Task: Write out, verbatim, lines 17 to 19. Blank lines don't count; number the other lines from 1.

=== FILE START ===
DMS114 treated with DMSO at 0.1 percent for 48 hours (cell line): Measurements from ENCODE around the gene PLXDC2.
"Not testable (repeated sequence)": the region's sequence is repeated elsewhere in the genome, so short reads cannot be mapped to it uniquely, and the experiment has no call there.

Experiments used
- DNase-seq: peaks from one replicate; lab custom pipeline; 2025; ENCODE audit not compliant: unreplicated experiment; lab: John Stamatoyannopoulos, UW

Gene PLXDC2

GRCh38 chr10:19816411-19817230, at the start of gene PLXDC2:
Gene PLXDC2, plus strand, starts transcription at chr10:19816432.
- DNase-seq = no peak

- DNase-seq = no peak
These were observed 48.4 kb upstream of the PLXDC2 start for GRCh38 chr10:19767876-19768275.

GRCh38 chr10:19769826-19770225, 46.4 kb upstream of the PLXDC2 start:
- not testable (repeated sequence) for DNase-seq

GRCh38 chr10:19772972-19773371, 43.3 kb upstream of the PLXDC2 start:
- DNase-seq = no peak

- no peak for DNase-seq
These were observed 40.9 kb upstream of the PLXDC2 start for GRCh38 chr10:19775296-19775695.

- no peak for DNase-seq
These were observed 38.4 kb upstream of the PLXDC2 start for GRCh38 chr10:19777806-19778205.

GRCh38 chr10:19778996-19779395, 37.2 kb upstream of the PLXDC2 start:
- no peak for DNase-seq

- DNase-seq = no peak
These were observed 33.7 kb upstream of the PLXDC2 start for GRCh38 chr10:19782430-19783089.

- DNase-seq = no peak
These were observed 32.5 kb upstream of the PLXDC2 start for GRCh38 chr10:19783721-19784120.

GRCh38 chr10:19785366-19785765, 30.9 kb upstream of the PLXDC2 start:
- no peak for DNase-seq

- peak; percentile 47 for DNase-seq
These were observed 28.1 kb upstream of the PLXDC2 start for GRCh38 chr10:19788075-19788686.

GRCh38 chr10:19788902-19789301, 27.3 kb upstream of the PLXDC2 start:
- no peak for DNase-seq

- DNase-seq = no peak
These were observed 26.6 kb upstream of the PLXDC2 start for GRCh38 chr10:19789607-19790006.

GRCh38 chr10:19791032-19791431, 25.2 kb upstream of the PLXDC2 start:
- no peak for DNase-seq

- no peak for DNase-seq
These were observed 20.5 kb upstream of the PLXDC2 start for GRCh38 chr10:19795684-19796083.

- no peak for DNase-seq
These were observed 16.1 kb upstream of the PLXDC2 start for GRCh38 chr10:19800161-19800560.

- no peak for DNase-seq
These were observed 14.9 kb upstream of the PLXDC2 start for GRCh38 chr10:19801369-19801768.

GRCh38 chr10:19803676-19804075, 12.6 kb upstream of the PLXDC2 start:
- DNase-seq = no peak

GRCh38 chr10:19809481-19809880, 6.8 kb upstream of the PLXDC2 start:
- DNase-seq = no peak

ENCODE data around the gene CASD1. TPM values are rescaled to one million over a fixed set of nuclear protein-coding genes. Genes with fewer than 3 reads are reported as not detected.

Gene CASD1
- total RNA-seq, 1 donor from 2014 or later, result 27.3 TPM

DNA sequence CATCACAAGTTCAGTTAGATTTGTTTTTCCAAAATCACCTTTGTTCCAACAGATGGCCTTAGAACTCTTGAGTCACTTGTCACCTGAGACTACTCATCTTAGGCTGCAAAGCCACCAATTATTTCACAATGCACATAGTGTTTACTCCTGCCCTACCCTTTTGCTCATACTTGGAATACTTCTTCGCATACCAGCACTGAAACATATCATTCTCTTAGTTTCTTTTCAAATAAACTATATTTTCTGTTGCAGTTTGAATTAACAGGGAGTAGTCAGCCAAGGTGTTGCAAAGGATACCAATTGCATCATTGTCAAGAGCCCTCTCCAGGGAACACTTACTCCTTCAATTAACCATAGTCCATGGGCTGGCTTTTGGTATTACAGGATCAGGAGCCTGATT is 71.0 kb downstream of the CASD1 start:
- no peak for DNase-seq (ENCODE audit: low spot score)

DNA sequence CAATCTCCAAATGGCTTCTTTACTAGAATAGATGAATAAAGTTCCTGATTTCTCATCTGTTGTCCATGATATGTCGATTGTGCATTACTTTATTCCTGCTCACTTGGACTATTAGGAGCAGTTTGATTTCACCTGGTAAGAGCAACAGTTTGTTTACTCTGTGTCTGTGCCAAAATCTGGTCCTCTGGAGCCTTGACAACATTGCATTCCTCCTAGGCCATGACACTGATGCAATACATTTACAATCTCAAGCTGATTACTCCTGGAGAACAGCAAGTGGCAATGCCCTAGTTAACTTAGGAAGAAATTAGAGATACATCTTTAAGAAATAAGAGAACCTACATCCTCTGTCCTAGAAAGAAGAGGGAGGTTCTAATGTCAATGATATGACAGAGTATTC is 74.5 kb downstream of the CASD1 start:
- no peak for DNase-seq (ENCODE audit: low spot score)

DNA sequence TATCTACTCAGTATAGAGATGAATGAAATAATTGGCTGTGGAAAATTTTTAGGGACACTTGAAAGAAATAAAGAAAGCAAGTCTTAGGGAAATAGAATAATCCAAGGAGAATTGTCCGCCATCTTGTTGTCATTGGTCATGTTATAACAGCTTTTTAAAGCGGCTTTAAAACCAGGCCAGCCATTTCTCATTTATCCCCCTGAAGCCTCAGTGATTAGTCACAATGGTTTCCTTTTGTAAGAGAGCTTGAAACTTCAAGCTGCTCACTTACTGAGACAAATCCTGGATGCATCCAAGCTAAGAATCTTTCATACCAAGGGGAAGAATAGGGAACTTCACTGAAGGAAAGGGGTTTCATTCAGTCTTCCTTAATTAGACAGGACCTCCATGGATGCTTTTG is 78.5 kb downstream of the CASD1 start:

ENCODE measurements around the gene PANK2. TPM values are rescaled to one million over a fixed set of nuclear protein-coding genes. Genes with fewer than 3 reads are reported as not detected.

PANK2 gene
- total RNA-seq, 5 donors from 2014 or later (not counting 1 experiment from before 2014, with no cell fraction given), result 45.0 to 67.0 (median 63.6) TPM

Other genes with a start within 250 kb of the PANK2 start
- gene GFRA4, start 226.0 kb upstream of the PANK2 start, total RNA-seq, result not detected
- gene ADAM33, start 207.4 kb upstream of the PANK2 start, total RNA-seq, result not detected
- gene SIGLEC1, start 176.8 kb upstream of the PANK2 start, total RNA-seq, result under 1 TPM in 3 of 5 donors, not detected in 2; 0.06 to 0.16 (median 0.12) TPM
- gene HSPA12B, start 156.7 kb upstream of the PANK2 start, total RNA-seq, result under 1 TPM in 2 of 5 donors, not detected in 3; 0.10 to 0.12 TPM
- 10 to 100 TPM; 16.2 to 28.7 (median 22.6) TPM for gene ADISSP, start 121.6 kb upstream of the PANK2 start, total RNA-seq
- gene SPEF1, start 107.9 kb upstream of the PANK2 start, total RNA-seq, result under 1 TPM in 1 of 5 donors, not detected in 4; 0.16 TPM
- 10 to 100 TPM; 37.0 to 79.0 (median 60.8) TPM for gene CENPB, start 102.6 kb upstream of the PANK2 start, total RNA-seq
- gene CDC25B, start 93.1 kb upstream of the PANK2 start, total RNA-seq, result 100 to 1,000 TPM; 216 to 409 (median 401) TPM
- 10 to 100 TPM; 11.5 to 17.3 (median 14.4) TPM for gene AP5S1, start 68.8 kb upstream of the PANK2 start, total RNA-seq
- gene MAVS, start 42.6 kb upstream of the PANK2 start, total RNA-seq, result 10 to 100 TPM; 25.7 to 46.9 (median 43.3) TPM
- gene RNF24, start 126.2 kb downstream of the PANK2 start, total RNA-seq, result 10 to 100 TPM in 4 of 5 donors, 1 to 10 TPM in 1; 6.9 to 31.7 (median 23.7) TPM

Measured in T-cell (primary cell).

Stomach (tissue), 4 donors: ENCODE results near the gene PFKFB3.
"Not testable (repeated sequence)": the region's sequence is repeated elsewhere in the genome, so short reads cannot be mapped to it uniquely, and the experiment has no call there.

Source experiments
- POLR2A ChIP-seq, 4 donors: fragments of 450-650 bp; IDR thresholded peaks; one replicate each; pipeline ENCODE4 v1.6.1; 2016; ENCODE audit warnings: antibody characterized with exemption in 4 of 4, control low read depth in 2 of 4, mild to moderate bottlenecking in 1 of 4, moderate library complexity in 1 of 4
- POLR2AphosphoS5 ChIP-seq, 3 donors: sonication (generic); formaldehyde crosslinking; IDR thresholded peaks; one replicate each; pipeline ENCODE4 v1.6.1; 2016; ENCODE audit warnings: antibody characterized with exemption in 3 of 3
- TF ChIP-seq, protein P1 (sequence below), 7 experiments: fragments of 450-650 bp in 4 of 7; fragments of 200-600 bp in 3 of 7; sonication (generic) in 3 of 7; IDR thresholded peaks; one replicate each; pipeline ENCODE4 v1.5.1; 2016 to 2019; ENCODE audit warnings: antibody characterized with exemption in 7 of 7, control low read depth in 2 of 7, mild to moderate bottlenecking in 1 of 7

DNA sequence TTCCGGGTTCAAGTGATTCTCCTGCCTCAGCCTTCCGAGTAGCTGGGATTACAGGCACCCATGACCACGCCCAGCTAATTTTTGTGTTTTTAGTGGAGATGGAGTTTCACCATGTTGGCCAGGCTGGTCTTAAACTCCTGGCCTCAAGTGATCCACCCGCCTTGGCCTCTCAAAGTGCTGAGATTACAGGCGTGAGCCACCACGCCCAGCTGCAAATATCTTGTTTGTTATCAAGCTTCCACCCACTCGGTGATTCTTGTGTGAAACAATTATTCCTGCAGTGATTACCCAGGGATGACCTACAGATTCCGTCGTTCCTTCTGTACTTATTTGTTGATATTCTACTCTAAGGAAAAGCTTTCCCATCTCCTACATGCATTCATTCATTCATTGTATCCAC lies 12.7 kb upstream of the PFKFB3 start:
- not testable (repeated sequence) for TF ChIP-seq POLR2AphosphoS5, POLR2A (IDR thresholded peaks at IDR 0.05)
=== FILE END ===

- no peak for DNase-seq
These were observed 38.4 kb upstream of the PLXDC2 start for GRCh38 chr10:19777806-19778205.

GRCh38 chr10:19778996-19779395, 37.2 kb upstream of the PLXDC2 start: